Petition Urge Hong Kong to release all political prisoners and safeguard human rights
10 December is International Human Rights Day, but we believe Hong Kong is failing to meet its human rights obligations. The UK Government should use diplomatic channels to urge Hong Kong to release all political prisoners, and better safeguard the human rights of Hong Kong citizens.
Many Hongkongers in the UK are grateful for the British’s warm welcome, but can't neglect those in HK who still suffer under the Hong Kong regime, especially those who are fighting to defend human rights.
We ask the UK Government to urge the HK Government to release all political prisoners and improve safeguards for the human rights of Hong Kong citizens.
This response was given on 19 January 2022
As a co-signatory to the Joint Declaration, we will continue to stand up for the people of Hong Kong, to call out the violation of their freedoms, and to hold China to their international obligations.
Read the response in full
The UK government remains deeply concerned about the situation in Hong Kong. Actions by the Chinese and Hong Kong authorities – including the imposition of the National Security Law, the arrests of politicians, activists and journalists, the overhaul of Hong Kong’s electoral processes and the disqualification of election candidates – are intended to stifle dissent and suppress the expression of alternative political views in Hong Kong.
Following the imposition of the 2020 National Security Law, mainland Chinese and Hong Kong authorities have used it and related institutions to curtail space for the free expression of alternative views and to weaken checks and balances on executive power. Many members of the pro-democracy political opposition are now in pre-trial detention facing charges. We have also seen civil society come under attack, with arrests of members of student groups under the National Security Law. Pressure from pro-Beijing media on trade unions and other civil society groups has led many to disband, while individuals have felt pressure to self-censor.
Rights and freedoms, including freedom of speech and freedom of press and assembly, are fundamental to Hong Kong’s way of life, protected in both the Joint Declaration and the Basic Law. As a signatory to the Sino-British Joint Declaration, China has a legal obligation to uphold Hong Kong’s high degree of autonomy, and the rights and freedoms of the people of Hong Kong, for at least 50 years from 1997.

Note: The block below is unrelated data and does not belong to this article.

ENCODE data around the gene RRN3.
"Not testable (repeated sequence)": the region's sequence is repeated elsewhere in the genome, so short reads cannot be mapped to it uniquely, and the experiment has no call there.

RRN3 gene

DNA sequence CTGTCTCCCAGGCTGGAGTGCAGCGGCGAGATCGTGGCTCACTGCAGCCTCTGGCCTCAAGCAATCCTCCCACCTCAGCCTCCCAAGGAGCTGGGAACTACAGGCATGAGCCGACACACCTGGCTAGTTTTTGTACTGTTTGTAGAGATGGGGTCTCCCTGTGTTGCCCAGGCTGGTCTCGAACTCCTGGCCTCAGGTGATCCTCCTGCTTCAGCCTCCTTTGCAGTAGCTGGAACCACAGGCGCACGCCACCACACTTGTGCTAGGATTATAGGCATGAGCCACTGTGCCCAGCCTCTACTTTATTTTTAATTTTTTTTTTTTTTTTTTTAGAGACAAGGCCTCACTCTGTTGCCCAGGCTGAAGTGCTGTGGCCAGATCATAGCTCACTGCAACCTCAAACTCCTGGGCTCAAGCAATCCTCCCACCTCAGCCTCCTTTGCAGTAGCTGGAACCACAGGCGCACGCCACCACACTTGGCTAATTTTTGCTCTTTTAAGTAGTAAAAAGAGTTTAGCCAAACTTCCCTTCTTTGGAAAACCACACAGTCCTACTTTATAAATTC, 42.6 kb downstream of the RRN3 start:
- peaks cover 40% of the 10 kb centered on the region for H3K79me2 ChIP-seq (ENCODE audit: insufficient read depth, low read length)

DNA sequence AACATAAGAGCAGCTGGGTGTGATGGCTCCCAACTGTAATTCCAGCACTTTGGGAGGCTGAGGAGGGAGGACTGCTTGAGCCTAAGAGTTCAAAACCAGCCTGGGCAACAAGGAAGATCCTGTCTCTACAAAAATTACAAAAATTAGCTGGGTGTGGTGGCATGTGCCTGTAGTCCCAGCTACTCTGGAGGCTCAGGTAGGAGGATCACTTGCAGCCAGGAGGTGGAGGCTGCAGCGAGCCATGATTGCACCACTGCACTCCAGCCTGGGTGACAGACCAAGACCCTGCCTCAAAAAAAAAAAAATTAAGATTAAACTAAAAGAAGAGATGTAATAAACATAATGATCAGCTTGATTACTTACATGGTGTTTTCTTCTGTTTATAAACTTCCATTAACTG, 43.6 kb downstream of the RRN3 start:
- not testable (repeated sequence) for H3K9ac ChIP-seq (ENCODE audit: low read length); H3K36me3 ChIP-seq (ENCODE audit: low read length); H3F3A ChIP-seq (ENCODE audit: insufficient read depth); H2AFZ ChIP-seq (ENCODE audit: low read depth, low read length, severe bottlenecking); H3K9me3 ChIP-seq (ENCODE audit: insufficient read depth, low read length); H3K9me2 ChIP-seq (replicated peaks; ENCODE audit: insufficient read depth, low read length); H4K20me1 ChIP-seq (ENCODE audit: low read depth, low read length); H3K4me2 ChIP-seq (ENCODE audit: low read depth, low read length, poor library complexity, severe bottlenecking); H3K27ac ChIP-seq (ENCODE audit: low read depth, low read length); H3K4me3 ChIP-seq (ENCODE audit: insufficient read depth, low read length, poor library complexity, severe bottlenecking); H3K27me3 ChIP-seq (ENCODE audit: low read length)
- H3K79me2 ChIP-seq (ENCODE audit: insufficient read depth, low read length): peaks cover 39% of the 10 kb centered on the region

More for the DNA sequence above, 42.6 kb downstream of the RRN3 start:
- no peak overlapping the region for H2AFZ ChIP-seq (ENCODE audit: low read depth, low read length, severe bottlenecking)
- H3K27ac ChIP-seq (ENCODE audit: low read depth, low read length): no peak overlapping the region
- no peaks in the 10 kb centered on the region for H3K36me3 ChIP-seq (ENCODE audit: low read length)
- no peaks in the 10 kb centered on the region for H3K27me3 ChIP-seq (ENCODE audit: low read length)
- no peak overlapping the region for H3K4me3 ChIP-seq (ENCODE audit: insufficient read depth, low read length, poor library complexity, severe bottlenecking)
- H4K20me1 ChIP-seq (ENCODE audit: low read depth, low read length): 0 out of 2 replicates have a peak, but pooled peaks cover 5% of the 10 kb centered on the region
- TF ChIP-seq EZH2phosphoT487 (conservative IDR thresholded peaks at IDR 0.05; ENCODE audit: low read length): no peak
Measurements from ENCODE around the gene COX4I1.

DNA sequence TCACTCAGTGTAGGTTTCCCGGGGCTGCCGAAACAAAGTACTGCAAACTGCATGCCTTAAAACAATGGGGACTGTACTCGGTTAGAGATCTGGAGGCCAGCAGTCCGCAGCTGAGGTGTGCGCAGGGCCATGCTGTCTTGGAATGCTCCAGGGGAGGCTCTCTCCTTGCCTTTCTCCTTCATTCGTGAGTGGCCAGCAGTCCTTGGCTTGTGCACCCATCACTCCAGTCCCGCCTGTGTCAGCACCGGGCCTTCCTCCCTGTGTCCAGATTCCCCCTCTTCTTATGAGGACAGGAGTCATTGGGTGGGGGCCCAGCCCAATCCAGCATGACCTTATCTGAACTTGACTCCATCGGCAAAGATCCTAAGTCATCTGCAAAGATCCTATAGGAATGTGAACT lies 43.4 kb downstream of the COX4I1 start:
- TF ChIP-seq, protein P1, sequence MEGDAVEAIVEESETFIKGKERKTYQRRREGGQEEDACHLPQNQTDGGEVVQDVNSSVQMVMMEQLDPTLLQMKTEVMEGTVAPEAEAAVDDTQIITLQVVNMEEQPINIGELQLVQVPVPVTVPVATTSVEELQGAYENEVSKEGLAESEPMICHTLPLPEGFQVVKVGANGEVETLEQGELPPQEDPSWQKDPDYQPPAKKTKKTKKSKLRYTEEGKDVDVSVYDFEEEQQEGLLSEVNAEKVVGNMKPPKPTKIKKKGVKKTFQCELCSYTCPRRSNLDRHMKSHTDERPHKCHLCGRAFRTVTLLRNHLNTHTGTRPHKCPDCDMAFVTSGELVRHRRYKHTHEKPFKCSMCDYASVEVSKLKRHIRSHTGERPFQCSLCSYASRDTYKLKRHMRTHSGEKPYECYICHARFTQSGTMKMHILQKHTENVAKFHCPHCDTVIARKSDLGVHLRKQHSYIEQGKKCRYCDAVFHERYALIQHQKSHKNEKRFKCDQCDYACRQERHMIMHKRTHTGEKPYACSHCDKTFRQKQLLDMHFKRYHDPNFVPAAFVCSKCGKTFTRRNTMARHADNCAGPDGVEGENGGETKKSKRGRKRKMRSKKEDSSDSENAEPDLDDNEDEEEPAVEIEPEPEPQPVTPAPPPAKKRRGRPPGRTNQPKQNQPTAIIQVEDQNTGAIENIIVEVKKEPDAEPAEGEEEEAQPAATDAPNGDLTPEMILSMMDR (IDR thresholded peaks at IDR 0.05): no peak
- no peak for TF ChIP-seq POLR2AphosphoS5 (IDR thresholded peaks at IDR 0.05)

The UK has called three breaches of the Joint Declaration in the past two years. The first was the imposition of the NSL on Hong Kong on 30 June 2020. The second was in November 2020 with the imposition by China’s National People’s Congress Standing Committee of rules to disqualify people from standing for election to Hong Kong’s Legislative Council. The third was China’s National People’s Congress announcement in March 2021 of sweeping changes to Hong Kong’s electoral system. Reflecting the size and scale of these developments, on 13 March 2021 the UK declared China to be in a state of ongoing non-compliance with the Joint Declaration.
In response to the National Security Law, the UK took three major policy actions. We suspended the UK-Hong Kong extradition treaty immediately and indefinitely and extended to Hong Kong of the arms embargo applied to mainland China since 1989, as updated in 1998. We also announced a bespoke immigration route for British Nationals (Overseas) and their dependants, which launched on 31 January 2021.
We have also ensured, alongside international partners, that international attention remains focused on events in Hong Kong. On 20 December 2021, we issued a statement with international partners reiterating that China must act in accordance with the Joint Declaration and its other legal obligations and respect fundamental rights and freedoms in Hong Kong. We called on the authorities to restore confidence in Hong Kong’s political institutions and end the unwarranted oppression of those who promote democratic values and the defence of rights and freedoms.
We also used our 2021 G7 Presidency to highlight international concerns on Hong Kong, including through the Carbis Bay G7 Summit Communique, which called on China to respect those rights, freedoms and high degree of autonomy for Hong Kong enshrined in the Joint Declaration.
We continue to raise our concerns directly with the Hong Kong and mainland Chinese governments. UK officials have attended a number of trials in coordination with our international partners, and they will continue to do so. The Foreign Secretary is in regular contact with her international counterparts as we work together, and within international institutions, to call on China to live up to its obligations and responsibilities.
Hong Kong’s prosperity and way of life rely on the respect for fundamental freedoms and the rule of law. The UK will not look the other way on Hong Kong and we will not duck our historic responsibilities to its people.
Foreign, Commonwealth & Development Office
At 100,000 signatures...
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